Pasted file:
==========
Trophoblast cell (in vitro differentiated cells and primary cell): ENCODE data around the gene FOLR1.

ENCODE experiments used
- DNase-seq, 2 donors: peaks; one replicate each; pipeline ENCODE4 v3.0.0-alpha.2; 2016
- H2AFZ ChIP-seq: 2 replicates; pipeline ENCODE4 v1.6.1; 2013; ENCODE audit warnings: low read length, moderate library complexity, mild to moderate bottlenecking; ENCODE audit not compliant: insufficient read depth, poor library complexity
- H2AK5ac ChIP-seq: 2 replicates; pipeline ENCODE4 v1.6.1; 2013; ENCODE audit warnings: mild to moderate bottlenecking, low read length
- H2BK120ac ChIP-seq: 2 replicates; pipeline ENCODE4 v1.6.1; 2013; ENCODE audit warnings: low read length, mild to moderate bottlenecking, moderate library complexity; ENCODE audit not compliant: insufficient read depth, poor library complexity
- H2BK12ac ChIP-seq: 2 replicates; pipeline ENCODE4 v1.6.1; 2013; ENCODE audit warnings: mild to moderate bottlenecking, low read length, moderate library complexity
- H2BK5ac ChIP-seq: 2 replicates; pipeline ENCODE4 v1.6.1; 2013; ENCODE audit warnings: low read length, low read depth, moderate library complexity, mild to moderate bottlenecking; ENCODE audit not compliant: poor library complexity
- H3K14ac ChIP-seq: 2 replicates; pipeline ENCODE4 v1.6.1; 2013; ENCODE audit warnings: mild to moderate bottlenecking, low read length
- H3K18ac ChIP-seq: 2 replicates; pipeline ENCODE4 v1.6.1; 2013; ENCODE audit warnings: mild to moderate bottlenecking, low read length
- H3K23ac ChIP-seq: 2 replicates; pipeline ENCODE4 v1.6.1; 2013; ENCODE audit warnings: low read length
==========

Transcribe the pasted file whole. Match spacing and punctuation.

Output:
Trophoblast cell (in vitro differentiated cells and primary cell): ENCODE data around the gene FOLR1.

ENCODE experiments used
- DNase-seq, 2 donors: peaks; one replicate each; pipeline ENCODE4 v3.0.0-alpha.2; 2016
- H2AFZ ChIP-seq: 2 replicates; pipeline ENCODE4 v1.6.1; 2013; ENCODE audit warnings: low read length, moderate library complexity, mild to moderate bottlenecking; ENCODE audit not compliant: insufficient read depth, poor library complexity
- H2AK5ac ChIP-seq: 2 replicates; pipeline ENCODE4 v1.6.1; 2013; ENCODE audit warnings: mild to moderate bottlenecking, low read length
- H2BK120ac ChIP-seq: 2 replicates; pipeline ENCODE4 v1.6.1; 2013; ENCODE audit warnings: low read length, mild to moderate bottlenecking, moderate library complexity; ENCODE audit not compliant: insufficient read depth, poor library complexity
- H2BK12ac ChIP-seq: 2 replicates; pipeline ENCODE4 v1.6.1; 2013; ENCODE audit warnings: mild to moderate bottlenecking, low read length, moderate library complexity
- H2BK5ac ChIP-seq: 2 replicates; pipeline ENCODE4 v1.6.1; 2013; ENCODE audit warnings: low read length, low read depth, moderate library complexity, mild to moderate bottlenecking; ENCODE audit not compliant: poor library complexity
- H3K14ac ChIP-seq: 2 replicates; pipeline ENCODE4 v1.6.1; 2013; ENCODE audit warnings: mild to moderate bottlenecking, low read length
- H3K18ac ChIP-seq: 2 replicates; pipeline ENCODE4 v1.6.1; 2013; ENCODE audit warnings: mild to moderate bottlenecking, low read length
- H3K23ac ChIP-seq: 2 replicates; pipeline ENCODE4 v1.6.1; 2013; ENCODE audit warnings: low read length